So, another landslide in a British political election - but this one rather more welcome than the last. The fact that Jeremy Corbyn is the new Labour leader is unquestionably a good thing, meaning that the country once again has an opposition party worthy of the name. The last three months have seen a protracted struggle and debate over the direction the party should take, but the election result was decisive, with Corbyn - initially a 200-1 outsider - polling nearly 60 per cent of the vote. Significantly, arch Blairite Liz Kendall was beaten into fourth place, with a paltry 4.5 per cent.
However, cautious optimism rather than triumphalism and grand declarations should be the order of the day. After all, as Owen Jones has commented, winning "the biggest against all odds victory in British political history" is "the easy bit". If we're putting the win into context, then it should also be pointed out that Corbyn may have convinced Labour supporters but now faces the extremely tough challenge of winning over the electorate as a whole. Anyone claiming Corbyn's victory signifies a shift to the left would do well to remember the events of 7th May, which suggested the exact opposite.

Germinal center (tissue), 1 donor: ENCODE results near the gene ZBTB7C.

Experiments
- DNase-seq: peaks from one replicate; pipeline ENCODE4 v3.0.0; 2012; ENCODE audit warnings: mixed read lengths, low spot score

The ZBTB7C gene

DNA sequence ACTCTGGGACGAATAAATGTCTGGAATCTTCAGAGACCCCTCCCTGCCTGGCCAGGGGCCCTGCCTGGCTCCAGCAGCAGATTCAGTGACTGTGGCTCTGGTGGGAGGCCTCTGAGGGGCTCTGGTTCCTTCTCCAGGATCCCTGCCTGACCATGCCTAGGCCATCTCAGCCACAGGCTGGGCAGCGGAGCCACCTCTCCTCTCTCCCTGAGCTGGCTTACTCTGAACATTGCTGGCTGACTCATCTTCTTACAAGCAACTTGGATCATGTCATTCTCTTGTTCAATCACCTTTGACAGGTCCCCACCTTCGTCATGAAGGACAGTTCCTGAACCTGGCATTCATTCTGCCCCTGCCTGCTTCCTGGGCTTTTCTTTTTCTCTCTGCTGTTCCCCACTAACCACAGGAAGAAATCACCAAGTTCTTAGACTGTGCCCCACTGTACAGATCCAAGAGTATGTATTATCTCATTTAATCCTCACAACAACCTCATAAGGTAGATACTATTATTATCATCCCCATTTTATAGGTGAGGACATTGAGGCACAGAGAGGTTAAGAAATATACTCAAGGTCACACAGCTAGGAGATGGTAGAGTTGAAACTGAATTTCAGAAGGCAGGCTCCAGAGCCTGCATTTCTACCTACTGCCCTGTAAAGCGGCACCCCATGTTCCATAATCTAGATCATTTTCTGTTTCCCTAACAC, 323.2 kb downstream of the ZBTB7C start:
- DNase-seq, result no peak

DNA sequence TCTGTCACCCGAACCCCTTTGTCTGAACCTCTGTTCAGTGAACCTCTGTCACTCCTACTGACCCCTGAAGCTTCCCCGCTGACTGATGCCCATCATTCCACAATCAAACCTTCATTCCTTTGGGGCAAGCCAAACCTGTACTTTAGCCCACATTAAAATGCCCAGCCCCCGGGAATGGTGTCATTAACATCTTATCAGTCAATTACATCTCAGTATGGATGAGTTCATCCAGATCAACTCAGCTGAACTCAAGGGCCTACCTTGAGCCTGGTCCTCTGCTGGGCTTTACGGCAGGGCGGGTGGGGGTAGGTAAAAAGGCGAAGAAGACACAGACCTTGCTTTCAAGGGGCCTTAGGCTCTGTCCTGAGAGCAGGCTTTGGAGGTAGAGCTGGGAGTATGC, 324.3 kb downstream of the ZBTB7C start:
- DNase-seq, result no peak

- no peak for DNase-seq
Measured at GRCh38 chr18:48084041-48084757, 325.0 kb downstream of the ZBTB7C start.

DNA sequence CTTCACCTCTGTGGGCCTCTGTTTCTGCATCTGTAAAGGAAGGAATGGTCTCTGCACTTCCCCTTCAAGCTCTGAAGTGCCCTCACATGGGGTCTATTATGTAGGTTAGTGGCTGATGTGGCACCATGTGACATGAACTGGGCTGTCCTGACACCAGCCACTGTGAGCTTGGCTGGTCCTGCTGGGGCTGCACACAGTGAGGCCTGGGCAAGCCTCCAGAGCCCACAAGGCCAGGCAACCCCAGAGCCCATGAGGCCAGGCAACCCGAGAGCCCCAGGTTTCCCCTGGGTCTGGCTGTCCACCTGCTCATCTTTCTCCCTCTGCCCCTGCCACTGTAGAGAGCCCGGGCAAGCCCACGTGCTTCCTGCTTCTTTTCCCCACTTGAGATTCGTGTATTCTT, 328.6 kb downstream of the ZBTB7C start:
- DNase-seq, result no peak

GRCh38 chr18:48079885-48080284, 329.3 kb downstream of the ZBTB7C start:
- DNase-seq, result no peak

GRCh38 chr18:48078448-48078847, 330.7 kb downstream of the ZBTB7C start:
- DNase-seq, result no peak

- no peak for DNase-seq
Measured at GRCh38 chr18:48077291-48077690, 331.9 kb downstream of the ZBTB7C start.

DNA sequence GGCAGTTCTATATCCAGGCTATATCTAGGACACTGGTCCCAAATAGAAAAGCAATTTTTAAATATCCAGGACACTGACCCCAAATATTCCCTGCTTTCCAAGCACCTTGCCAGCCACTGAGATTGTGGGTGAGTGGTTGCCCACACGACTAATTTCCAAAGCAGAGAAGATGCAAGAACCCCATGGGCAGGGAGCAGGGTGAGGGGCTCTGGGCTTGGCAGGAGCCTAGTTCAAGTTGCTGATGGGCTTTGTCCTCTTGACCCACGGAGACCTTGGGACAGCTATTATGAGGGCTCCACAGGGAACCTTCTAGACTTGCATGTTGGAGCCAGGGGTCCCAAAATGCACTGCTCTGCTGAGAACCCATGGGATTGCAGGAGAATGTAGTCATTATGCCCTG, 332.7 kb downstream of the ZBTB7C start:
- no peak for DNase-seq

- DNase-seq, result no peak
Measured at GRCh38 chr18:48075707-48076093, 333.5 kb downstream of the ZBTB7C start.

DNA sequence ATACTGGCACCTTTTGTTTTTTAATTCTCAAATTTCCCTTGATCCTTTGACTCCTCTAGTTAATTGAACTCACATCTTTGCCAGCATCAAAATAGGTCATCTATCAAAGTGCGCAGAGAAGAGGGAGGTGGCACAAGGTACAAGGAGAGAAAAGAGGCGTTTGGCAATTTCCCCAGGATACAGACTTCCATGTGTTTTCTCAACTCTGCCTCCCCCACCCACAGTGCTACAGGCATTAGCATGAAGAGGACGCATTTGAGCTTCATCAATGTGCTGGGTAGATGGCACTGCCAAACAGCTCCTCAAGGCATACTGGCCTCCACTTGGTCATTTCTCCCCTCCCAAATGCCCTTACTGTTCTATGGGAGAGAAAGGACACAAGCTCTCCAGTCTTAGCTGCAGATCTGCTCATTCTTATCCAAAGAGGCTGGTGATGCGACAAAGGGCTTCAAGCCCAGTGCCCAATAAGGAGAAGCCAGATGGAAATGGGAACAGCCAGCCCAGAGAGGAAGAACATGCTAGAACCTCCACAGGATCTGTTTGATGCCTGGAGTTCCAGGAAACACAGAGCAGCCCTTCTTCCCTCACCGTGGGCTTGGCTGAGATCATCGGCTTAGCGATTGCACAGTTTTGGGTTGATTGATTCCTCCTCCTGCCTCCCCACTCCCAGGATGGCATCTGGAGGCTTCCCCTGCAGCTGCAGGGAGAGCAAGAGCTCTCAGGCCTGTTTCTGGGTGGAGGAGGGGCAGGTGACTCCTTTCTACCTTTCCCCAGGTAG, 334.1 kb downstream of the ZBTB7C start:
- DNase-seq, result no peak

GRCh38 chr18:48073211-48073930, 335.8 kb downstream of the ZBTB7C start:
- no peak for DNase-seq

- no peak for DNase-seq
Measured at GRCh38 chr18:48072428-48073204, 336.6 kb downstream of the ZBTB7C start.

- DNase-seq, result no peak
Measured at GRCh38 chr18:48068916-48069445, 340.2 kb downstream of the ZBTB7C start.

It's also worth pondering where exactly this leaves the SNP and the Greens, both of whom campaigned in opposition to austerity. The latter's Caroline Lucas has publicly hailed Corbyn's election as "a real boost for progressive politics", but privately she and her fellow party members must be concerned about the prospect of Labour reclaiming land on the political left that they abandoned under Blair and subsequent leaders. I for one am suddenly inclined to look far more favourably on Labour, and would consider switching my allegiance if Corbyn is as good as his word. How many others might feel the same?